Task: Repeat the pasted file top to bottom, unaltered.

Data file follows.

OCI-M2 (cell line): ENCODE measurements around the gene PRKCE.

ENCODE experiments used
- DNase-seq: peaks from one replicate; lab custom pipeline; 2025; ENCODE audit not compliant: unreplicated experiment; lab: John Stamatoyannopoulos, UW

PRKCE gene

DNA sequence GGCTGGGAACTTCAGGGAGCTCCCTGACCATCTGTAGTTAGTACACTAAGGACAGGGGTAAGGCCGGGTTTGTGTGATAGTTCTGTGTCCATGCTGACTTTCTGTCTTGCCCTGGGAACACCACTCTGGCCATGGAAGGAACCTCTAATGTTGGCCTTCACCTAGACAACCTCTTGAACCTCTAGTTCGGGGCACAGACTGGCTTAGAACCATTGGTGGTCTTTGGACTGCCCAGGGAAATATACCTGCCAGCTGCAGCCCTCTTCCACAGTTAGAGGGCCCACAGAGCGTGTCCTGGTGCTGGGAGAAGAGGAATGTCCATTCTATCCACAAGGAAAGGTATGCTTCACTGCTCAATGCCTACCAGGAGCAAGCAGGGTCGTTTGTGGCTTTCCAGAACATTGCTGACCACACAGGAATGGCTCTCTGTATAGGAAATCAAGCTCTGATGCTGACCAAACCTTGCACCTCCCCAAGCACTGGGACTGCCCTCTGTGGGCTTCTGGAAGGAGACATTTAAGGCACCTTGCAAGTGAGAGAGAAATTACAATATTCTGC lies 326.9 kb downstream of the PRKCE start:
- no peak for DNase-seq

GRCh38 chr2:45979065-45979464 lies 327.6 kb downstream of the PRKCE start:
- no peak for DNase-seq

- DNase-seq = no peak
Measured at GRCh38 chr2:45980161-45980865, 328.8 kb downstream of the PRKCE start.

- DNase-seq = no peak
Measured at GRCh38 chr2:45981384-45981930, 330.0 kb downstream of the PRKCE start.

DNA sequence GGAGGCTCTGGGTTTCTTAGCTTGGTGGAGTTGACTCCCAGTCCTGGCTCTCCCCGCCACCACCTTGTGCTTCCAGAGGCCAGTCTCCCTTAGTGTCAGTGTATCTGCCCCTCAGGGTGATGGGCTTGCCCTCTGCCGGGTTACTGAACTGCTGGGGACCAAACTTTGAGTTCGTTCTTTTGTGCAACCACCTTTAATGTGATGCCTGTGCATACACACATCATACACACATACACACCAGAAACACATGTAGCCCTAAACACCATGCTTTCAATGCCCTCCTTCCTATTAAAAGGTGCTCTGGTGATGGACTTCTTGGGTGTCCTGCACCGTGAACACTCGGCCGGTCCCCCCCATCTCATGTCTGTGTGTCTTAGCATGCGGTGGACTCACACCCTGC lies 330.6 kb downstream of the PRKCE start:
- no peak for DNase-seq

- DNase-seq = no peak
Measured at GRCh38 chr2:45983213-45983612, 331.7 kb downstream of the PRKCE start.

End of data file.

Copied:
OCI-M2 (cell line): ENCODE measurements around the gene PRKCE.

ENCODE experiments used
- DNase-seq: peaks from one replicate; lab custom pipeline; 2025; ENCODE audit not compliant: unreplicated experiment; lab: John Stamatoyannopoulos, UW

PRKCE gene

DNA sequence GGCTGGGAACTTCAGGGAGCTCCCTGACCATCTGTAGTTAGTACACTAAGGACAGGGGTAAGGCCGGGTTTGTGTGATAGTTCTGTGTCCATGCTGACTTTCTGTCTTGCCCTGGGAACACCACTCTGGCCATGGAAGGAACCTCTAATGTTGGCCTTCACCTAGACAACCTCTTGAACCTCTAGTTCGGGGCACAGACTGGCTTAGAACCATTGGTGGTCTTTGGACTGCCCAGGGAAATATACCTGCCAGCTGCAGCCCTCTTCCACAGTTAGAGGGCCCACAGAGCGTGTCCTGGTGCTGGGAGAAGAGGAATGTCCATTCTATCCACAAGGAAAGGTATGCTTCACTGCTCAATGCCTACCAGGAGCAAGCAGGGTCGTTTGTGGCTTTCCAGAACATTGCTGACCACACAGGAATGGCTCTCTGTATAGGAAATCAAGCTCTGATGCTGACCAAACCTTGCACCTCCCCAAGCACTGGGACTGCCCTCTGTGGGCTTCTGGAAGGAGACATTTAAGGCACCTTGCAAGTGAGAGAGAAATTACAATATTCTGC lies 326.9 kb downstream of the PRKCE start:
- no peak for DNase-seq

GRCh38 chr2:45979065-45979464 lies 327.6 kb downstream of the PRKCE start:
- no peak for DNase-seq

- DNase-seq = no peak
Measured at GRCh38 chr2:45980161-45980865, 328.8 kb downstream of the PRKCE start.

- DNase-seq = no peak
Measured at GRCh38 chr2:45981384-45981930, 330.0 kb downstream of the PRKCE start.

DNA sequence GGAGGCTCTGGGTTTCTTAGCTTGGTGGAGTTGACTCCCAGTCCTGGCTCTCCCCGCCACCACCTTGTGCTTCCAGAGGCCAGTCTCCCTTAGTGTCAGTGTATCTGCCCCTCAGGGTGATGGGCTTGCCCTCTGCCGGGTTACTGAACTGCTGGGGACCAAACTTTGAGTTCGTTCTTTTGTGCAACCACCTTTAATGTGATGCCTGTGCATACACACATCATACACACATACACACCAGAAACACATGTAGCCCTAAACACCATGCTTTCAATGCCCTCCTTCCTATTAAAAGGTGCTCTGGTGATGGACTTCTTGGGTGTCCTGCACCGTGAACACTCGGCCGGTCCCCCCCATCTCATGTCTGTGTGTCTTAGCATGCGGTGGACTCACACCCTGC lies 330.6 kb downstream of the PRKCE start:
- no peak for DNase-seq

- DNase-seq = no peak
Measured at GRCh38 chr2:45983213-45983612, 331.7 kb downstream of the PRKCE start.